The unemployment rate currently stands at 6.1 percent, down significantly from a peak of 10 percent in October 2009, and more than a percentage point lower than a year ago. The improvement has been faster than many economists and policymakers, including some on the FOMC, had anticipated. For example, last September, according to the central tendency of their projections, FOMC participants were projecting that the unemployment rate would be 6.4 to 6.8 percent in the fourth quarter of this year. But the unemployment rate is already lower than that. Other measures of unemployment or underemployment have also improved over time. These improved measures include those that track people who are working part time but would prefer a full-time job, and those that track the long-term unemployed—people who have been out of work for more than six months. More progress needs to be made and I anticipate that it will be made. My outlook is that as the expansion continues, firms will continue to add to their payrolls and the unemployment rate will continue to decline. I expect that by the end of next year, the unemployment rate will fall to around 5.5 percent, which is my estimate of the longer-run, or natural, rate of unemployment, and remain near there in 2016. Like longer-run growth estimates, there is considerable uncertainty around estimates of the longer-run unemployment rate. These estimates depend on demographics, production technology, and other structural factors, and can vary over time. My estimate is on the upper end of the central tendency of 5.2 to 5.5 percent of the FOMC’s projections of longer-run unemployment. This means that I am projecting a somewhat faster return to full employment than some of my colleagues.
Turning to inflation, although it remains below the FOMC’s goal of 2 percent, inflation measured by the year-over-year change in the price index for personal consumption expenditures has increased to 1.6 percent this year from 1.2 percent last year. Consistent with a pickup in economic growth and expectations of inflation remaining well anchored, my projection is that inflation will gradually move back toward the FOMC’s 2 percent goal by the end of 2016. Of course, this projection is dependent on appropriate monetary policy. So let me turn to that now.
In response to the financial crisis and deep recession, the Federal Reserve has run an extraordinarily accommodative monetary policy to promote our goals of price stability and maximum employment. The FOMC has kept its policy rate – the federal funds rate – at essentially zero since the end of 2008, and it has also used forward guidance to communicate the anticipated future path of policy. In addition, to exert downward pressure on long-term interest rates, the FOMC has purchased longer-term Treasury securities and agency mortgage-backed securities, expanding the Fed’s balance sheet nearly five-fold since before the crisis.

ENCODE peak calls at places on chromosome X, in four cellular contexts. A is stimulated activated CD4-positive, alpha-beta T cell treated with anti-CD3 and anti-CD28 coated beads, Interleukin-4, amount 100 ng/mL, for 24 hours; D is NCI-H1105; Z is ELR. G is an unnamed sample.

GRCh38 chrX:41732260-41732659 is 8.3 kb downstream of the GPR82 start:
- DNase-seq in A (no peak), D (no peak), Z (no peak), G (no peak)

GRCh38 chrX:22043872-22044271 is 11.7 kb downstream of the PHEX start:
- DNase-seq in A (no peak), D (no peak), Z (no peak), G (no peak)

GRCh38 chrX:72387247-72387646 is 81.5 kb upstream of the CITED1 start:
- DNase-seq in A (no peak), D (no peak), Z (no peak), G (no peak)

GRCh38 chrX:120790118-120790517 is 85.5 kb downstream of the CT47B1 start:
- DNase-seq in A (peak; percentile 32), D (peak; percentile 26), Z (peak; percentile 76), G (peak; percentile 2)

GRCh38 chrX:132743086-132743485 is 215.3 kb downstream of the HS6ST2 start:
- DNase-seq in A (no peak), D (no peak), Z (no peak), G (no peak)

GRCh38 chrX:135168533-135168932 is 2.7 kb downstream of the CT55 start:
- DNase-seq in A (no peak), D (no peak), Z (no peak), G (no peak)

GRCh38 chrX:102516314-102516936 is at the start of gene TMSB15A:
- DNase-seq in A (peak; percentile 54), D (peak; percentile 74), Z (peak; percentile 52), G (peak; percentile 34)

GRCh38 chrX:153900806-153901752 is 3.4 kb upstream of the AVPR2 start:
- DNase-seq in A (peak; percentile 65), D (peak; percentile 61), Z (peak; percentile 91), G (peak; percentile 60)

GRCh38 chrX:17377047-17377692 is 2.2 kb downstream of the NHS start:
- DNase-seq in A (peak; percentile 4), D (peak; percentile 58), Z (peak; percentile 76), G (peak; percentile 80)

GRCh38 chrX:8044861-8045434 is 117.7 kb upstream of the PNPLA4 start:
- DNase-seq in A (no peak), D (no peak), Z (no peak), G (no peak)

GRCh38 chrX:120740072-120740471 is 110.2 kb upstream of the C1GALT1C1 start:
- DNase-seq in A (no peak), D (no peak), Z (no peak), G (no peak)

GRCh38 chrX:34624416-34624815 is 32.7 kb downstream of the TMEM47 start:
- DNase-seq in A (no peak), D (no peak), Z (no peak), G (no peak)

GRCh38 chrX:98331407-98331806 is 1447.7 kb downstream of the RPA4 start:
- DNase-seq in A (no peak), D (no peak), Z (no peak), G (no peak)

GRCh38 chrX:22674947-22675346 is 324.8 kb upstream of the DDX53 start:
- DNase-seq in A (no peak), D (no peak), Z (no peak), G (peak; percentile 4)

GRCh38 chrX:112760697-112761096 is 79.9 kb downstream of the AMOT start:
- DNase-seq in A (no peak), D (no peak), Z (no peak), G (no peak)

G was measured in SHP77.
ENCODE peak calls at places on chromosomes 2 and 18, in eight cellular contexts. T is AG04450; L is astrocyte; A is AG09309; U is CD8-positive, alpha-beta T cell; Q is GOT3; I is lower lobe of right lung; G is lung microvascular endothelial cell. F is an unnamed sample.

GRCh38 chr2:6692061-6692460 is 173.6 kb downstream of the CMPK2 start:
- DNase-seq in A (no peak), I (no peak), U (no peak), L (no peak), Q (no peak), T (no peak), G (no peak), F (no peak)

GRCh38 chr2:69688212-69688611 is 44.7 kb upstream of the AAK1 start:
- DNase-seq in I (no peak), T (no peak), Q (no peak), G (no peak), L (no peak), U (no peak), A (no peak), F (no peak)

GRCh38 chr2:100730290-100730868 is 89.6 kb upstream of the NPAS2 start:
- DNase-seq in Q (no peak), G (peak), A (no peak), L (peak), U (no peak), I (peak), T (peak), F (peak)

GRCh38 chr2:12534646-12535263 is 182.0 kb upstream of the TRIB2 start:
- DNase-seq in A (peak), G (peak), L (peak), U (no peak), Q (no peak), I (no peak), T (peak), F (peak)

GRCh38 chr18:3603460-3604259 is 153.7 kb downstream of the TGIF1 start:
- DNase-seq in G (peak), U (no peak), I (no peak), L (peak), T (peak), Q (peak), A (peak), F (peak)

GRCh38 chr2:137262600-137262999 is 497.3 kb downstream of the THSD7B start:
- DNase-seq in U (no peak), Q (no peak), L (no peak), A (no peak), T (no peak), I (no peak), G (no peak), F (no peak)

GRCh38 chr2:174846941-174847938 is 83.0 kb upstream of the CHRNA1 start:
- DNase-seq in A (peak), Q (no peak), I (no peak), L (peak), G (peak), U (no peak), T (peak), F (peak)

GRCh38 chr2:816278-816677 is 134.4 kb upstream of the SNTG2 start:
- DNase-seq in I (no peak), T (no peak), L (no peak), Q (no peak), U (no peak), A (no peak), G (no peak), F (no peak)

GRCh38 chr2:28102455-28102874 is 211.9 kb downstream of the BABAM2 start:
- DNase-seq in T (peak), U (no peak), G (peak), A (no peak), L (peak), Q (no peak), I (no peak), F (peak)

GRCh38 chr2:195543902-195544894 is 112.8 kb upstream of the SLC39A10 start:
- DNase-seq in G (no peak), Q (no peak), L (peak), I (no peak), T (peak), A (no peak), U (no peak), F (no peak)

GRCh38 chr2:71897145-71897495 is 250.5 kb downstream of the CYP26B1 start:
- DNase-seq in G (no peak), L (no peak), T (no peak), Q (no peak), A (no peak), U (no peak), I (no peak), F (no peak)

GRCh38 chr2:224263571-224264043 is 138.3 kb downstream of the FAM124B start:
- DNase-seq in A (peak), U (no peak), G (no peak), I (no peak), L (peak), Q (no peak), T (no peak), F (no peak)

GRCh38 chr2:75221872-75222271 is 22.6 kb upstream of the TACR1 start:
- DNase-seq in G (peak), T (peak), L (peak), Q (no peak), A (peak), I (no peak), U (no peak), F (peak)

The current program of longer-term asset purchases, commonly called quantitative easing or QE, began in September 2012. At that time, the unemployment rate was about 2 percentage points higher than it is today. Based on the cumulative progress in labor markets since that time, this year the FOMC began tapering the amount of assets it has been buying each month. Remember that tapering is not tightening. That is, the FOMC has continued to add accommodation, just at a reduced pace. Based on the realized and anticipated continued improvement in the economy, I supported the FOMC’s decision last week to reduce the pace of purchases by another $10 billion, to $15 billion per month, and to indicate that if incoming information broadly supports the Committee’s outlook, the program would end at our meeting next month.
I also supported the Committee’s decision to maintain the 0-to-¼ percent target range for the federal funds rate. As the economic expansion continues, eventually monetary policy will need to return to a more normal stance. Indeed, the September SEP shows that the Committee believes it will be appropriate for the policy rate to increase over the next several years, with most participants expecting economic progress toward our goals to warrant the first rate increase in 2015. As one can see by looking at the SEP, there is some diversity of views about the appropriate path of interest rates. That is to be expected. Monetary policy must be dependent on the realized and expected evolution of the economy, and differences in the outlook across FOMC participants can result in different views of appropriate policy. In addition, policymakers will calibrate their views on appropriate policy to changes in their outlook over time. This is what is meant by policy not being on a preset course: It should respond to changes in the realized and anticipated course of the economy.